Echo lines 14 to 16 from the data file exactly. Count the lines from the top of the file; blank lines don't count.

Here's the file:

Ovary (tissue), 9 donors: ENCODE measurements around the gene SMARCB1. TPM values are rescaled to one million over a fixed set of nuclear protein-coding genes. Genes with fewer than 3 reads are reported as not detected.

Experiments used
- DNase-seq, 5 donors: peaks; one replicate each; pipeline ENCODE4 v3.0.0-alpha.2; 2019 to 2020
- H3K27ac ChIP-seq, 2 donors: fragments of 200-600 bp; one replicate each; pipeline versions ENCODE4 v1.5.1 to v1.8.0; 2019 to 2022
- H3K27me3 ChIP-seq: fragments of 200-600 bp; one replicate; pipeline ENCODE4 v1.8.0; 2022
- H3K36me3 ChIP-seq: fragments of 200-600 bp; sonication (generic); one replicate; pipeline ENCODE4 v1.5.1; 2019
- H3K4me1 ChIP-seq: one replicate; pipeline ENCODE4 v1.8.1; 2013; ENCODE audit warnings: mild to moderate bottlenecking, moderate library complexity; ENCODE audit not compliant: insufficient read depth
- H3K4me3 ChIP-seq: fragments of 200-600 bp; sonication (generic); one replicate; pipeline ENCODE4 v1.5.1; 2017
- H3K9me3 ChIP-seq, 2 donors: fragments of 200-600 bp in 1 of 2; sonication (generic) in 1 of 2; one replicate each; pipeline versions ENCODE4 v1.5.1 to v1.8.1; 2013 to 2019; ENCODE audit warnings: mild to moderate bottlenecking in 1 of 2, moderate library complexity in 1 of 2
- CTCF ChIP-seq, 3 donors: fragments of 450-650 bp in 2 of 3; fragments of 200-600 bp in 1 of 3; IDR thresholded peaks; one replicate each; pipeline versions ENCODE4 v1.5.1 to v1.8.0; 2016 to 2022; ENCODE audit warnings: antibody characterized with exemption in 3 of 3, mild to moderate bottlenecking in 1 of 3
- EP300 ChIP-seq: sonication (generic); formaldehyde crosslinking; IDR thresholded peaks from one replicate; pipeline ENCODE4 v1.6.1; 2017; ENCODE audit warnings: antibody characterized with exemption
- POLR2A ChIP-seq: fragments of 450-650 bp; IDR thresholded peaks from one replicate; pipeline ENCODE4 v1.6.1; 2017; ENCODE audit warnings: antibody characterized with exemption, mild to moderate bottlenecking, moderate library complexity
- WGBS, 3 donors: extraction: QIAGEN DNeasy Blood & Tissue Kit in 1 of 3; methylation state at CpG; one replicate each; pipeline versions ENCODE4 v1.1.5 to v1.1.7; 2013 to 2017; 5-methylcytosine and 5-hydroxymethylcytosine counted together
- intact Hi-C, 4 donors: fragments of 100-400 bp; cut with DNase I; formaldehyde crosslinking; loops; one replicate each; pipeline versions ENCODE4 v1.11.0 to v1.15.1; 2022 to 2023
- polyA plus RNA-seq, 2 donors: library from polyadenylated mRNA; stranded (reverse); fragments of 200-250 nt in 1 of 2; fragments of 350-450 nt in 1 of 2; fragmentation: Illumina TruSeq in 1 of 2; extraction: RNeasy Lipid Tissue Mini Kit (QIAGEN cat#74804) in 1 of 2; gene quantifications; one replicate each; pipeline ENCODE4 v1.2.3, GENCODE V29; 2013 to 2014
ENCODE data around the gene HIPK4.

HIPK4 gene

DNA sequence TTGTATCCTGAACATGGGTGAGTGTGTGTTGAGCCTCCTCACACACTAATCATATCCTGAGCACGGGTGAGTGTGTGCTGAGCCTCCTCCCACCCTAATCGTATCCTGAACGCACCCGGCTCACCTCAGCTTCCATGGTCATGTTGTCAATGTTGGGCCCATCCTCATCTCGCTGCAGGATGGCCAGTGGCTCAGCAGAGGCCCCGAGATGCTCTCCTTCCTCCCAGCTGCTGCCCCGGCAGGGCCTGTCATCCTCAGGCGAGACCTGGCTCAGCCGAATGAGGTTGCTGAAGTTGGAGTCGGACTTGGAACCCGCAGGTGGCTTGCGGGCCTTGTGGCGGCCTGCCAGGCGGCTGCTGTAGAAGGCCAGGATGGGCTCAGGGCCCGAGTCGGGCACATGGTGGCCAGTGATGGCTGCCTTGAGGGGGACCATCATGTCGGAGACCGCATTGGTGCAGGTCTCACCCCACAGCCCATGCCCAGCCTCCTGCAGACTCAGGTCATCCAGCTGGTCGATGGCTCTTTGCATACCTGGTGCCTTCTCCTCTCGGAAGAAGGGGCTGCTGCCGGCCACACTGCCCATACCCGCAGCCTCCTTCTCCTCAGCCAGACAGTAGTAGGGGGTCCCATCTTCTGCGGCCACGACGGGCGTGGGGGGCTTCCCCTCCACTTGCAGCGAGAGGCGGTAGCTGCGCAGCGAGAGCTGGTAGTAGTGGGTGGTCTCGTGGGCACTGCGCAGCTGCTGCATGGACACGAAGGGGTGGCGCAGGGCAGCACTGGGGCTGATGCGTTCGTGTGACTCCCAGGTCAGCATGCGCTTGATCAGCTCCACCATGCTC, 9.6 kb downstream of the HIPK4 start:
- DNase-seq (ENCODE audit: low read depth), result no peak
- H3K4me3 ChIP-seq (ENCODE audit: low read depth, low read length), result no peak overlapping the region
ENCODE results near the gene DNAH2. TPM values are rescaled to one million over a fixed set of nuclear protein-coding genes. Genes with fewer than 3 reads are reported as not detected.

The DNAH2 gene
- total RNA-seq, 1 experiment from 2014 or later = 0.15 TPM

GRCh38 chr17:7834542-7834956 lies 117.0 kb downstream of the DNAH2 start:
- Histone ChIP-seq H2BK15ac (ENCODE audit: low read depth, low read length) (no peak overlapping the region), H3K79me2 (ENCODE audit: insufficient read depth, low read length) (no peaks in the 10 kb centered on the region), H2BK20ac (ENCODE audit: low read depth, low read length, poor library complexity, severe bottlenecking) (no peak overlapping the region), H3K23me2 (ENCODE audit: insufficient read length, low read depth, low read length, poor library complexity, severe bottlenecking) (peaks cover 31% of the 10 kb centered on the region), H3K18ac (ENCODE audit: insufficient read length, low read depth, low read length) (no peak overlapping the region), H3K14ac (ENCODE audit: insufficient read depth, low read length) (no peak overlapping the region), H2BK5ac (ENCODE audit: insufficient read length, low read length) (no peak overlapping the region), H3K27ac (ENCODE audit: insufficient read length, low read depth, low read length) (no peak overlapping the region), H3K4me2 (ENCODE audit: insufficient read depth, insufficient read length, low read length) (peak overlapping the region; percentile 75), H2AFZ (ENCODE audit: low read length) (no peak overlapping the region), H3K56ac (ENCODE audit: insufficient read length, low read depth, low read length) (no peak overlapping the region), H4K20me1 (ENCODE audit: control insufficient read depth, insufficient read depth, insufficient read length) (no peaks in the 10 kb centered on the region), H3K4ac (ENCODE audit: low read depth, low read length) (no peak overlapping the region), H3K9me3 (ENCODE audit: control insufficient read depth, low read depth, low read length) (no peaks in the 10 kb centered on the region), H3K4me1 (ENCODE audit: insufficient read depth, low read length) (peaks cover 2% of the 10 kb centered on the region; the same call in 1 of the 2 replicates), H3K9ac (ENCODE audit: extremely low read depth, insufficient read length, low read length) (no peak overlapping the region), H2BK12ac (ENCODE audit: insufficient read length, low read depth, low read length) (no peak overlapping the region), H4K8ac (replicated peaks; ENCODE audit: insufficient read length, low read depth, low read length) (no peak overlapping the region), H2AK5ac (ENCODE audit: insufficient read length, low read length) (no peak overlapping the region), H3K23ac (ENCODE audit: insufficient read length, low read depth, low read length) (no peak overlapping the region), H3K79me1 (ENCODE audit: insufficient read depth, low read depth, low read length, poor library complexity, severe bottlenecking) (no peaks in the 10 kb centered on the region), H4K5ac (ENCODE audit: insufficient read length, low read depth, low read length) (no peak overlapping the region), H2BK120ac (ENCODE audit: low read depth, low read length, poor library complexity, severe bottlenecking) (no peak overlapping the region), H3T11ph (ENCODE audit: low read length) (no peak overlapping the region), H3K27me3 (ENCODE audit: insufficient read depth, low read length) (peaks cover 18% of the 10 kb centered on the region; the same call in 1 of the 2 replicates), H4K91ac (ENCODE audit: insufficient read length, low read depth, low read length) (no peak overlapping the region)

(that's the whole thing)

- intact Hi-C, 4 donors: fragments of 100-400 bp; cut with DNase I; formaldehyde crosslinking; loops; one replicate each; pipeline versions ENCODE4 v1.11.0 to v1.15.1; 2022 to 2023
- polyA plus RNA-seq, 2 donors: library from polyadenylated mRNA; stranded (reverse); fragments of 200-250 nt in 1 of 2; fragments of 350-450 nt in 1 of 2; fragmentation: Illumina TruSeq in 1 of 2; extraction: RNeasy Lipid Tissue Mini Kit (QIAGEN cat#74804) in 1 of 2; gene quantifications; one replicate each; pipeline ENCODE4 v1.2.3, GENCODE V29; 2013 to 2014
ENCODE data around the gene HIPK4.